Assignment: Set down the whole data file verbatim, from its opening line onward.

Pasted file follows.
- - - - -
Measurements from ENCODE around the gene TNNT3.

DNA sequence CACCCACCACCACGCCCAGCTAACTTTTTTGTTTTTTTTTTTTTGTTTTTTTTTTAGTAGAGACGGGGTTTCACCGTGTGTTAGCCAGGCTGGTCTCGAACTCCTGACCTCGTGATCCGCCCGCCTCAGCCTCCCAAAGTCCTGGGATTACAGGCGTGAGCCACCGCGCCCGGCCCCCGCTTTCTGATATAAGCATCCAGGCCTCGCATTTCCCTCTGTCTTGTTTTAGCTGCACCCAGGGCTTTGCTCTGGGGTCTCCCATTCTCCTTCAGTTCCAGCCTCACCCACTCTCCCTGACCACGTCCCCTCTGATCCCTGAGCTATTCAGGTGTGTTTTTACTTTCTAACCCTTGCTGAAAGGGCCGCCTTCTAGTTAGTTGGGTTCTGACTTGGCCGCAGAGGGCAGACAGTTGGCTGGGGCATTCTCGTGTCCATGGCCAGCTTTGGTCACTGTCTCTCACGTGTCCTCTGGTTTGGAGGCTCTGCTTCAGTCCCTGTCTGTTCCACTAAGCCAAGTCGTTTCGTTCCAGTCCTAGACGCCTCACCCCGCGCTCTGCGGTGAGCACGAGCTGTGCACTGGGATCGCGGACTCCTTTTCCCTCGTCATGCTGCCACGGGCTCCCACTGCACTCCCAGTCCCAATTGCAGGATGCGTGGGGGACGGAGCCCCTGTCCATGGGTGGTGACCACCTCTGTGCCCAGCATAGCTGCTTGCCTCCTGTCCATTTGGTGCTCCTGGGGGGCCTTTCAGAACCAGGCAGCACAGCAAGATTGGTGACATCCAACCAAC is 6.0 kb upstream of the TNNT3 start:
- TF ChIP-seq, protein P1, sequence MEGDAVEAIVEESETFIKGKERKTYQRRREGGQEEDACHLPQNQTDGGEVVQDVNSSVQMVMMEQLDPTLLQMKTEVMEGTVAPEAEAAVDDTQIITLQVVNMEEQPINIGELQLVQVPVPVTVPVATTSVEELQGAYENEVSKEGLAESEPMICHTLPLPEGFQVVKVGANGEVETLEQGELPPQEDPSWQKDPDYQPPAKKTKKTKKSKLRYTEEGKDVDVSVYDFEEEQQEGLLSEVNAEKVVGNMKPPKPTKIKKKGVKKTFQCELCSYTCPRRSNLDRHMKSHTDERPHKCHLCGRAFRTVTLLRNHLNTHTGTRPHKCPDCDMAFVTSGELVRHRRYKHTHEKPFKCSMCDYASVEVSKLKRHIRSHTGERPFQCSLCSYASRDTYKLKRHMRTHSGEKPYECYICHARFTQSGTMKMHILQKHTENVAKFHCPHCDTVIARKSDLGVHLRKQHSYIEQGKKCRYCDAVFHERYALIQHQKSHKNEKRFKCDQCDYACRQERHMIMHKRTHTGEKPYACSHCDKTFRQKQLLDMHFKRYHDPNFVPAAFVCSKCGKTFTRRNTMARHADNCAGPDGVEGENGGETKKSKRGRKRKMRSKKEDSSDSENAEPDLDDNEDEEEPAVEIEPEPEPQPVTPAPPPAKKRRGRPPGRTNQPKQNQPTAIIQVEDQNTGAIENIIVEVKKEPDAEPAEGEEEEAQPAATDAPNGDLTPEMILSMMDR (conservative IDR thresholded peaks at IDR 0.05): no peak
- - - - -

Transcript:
Measurements from ENCODE around the gene TNNT3.

DNA sequence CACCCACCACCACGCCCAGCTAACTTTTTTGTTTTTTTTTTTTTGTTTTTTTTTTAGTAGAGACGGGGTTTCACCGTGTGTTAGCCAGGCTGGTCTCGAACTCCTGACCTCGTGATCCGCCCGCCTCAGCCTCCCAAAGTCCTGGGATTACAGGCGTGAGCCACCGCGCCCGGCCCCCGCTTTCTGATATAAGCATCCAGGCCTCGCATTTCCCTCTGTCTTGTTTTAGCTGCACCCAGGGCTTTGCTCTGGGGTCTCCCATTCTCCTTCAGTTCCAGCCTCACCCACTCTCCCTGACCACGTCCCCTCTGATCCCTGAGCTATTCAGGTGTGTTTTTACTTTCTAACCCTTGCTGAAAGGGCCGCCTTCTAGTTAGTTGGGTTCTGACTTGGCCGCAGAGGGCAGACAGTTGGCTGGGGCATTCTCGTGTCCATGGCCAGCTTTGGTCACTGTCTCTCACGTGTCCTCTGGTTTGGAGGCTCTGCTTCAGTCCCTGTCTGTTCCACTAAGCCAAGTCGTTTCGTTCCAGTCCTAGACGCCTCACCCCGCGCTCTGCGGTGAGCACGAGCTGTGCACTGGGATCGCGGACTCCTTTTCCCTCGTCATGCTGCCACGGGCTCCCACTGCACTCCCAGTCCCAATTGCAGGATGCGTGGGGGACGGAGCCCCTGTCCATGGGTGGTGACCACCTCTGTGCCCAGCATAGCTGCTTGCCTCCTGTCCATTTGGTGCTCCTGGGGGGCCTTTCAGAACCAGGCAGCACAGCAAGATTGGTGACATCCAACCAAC is 6.0 kb upstream of the TNNT3 start:
- TF ChIP-seq, protein P1, sequence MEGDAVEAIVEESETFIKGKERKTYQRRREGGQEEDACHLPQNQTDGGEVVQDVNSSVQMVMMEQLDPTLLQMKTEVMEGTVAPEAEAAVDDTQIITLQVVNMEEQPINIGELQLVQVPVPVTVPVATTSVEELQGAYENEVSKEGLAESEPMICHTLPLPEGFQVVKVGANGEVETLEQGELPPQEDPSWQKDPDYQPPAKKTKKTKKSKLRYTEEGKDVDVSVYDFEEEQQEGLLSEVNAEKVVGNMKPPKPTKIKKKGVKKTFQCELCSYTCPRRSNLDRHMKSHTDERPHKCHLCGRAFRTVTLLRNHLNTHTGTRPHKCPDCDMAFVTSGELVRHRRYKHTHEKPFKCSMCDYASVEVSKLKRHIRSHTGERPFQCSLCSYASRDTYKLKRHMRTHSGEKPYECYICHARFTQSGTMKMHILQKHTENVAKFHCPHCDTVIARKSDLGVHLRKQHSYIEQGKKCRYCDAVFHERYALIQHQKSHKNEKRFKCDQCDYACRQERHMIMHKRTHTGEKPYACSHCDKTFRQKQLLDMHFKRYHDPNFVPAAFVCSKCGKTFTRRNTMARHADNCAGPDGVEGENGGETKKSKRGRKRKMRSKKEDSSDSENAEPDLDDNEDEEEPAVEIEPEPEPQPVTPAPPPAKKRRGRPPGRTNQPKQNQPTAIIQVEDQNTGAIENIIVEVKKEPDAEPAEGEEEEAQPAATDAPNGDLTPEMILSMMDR (conservative IDR thresholded peaks at IDR 0.05): no peak